Thursday, April 22, 2010

Daily - 4/22/2010

John 6:44-51

44 No one can come to me unless the Father who sent me draw him, and I will raise him on the last day.

45 It is written in the prophets: 'They shall all be taught by God.' Everyone who listens to my Father and learns from him comes to me.

46 Not that anyone has seen the Father except the one who is from God; he has seen the Father.

47 Amen, amen, I say to you, whoever believes has eternal life.

48 I am the bread of life.

49 Your ancestors ate the manna in the desert, but they died;

50 this is the bread that comes down from heaven so that one may eat it and not die.

51 I am the living bread that came down from heaven; whoever eats this bread will live forever; and the bread that I will give is my flesh for the life of the world."

Today's meditation in Magnificat magazine is outstanding, and far better than anything I can write. It was written by Caryll Houselander, a British mystic, poet, and spiritual teacher.

Link: Caryll Houselander: The Host-Life - this is a blog from a Benedictine Monk. It has all of Chapter 10 of Caryll Houselander's book, "The Passion of the Infant Christ". Below is a piece of that chapter.


In the offering of the bread and wine we give material things, as Our Lady gave her humanity, to be changed into Christ. At the words of Consecration the bread and wine are not there any more; they simply are not any more but, instead, Christ is there.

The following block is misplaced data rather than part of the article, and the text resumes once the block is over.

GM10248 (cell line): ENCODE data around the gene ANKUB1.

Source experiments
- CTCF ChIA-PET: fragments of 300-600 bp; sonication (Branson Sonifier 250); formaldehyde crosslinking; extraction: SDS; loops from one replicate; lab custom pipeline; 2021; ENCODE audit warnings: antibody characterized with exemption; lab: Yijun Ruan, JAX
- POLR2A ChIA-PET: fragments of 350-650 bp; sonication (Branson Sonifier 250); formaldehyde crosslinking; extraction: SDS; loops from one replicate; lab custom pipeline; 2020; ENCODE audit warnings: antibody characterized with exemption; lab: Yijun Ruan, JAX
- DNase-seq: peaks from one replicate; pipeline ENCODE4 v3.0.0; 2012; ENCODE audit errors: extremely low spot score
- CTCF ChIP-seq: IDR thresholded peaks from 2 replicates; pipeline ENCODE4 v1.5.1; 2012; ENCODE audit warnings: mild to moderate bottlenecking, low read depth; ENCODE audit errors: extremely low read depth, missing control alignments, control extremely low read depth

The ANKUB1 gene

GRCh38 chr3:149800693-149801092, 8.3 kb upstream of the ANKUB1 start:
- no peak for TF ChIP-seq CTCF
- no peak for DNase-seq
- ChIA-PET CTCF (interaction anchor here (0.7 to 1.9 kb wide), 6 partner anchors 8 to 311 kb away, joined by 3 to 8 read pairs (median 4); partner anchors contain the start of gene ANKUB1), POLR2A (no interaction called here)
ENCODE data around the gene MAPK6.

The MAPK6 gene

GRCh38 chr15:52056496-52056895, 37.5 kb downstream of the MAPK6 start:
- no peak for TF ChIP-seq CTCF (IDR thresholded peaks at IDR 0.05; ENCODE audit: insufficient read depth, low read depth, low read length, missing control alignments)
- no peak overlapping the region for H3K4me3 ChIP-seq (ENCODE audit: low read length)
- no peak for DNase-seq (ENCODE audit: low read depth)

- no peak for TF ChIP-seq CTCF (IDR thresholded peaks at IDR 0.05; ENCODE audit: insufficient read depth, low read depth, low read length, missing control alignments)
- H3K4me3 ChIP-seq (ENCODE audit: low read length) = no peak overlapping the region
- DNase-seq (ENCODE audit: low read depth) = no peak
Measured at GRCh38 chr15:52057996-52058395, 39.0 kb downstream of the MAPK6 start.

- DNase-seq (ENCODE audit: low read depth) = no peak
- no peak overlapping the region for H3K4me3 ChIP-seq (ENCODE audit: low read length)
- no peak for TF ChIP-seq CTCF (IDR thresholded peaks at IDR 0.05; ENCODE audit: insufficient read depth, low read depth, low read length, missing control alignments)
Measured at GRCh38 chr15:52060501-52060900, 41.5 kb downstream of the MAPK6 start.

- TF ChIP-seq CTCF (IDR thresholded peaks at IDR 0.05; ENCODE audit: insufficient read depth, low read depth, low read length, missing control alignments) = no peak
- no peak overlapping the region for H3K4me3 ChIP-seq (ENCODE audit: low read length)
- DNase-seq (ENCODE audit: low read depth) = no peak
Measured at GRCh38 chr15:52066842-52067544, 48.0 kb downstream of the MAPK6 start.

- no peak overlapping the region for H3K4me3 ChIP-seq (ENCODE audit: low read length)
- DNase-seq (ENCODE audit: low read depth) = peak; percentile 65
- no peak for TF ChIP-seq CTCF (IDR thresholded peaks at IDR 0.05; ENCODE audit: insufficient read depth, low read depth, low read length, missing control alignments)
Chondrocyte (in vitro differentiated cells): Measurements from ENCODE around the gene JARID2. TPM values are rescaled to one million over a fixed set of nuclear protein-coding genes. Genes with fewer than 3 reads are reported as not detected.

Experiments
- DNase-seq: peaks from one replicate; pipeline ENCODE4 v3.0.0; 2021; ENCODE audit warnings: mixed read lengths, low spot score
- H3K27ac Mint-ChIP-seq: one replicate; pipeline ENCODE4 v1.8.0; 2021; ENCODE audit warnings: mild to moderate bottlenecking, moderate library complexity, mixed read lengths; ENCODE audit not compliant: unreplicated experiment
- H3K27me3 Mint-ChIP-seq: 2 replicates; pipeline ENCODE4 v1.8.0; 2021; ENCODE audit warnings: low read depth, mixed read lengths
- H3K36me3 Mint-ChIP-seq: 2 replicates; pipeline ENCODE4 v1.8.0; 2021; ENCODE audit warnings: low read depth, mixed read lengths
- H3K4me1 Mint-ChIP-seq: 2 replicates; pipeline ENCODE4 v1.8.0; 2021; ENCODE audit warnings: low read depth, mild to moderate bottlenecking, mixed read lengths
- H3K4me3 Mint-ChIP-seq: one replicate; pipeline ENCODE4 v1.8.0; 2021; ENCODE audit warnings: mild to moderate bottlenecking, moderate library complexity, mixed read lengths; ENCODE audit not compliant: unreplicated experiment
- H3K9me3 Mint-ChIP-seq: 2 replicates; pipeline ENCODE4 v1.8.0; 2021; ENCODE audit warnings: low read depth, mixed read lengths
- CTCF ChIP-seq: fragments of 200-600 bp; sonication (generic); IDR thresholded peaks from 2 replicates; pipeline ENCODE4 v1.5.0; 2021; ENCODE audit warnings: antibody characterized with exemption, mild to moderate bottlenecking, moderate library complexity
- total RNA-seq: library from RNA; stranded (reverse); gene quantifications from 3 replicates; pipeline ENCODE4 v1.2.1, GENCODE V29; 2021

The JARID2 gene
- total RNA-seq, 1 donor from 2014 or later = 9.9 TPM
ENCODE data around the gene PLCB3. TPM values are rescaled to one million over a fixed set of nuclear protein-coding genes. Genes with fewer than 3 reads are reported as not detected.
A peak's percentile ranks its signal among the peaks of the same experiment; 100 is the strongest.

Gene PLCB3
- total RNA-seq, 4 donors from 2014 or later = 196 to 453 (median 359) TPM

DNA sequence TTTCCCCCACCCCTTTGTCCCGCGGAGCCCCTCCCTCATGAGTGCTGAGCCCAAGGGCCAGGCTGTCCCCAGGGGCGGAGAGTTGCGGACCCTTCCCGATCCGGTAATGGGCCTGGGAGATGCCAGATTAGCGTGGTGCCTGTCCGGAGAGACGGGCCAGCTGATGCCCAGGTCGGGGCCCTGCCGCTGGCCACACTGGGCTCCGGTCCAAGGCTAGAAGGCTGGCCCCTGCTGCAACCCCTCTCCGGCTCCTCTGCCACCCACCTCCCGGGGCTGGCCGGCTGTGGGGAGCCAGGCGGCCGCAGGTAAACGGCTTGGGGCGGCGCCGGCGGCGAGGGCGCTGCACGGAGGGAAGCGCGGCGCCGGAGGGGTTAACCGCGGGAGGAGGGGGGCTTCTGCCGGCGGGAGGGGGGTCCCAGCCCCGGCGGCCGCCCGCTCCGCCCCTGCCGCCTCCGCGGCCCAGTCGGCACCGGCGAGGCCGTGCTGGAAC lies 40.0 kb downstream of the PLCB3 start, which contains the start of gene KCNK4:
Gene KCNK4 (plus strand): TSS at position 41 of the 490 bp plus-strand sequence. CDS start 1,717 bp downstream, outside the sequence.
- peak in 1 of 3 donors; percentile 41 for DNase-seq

In that which looks and tastes and feels like unleavened bread, Christ comes closer to us even than the infant could come, even than the child in the womb. He is our food, our life.

We give ourselves up to Him. He gives Himself up to us. He is lifted up in the priest's hands, sacrificed. God accepts the sacrifice and gives Christ back to us. He is lowered onto the altar; He who was taken down from the Cross is given to us in Communion; buried, laid to rest in our hearts.

It is His will to rise from the dead in our lives and to come back to the world in His risen Host-life.

In His risen life on earth Christ often made Himself recog­nized only by the characteristic of His unmistakable love; by showing His wounds, by His infinite courtesy, by the breaking of Bread. He would not allow the sensible beauty and dearness of His human personality, His familiar appearance, to hide the essential Self that He had come back to give.

Wholly consistent with this is Christ's return to us in the Host. We know that in It He is wholly present, Body, Blood, Soul, Divinity. But all this is hidden, even His human appearance is hidden. He insists, because this is the way of absolute love, on coming to us stripped of everything but Himself.

For this Self-giving Christ in the Host is poor, poorer than He was when, stripped of everything, He was naked on the Cross. He has given up even the appearance of His body, the sound of His voice, His power of mobility. He has divested Himself of colour and weight and taste. He has made Himself as close to nothing as He could be, while still being accessible to us.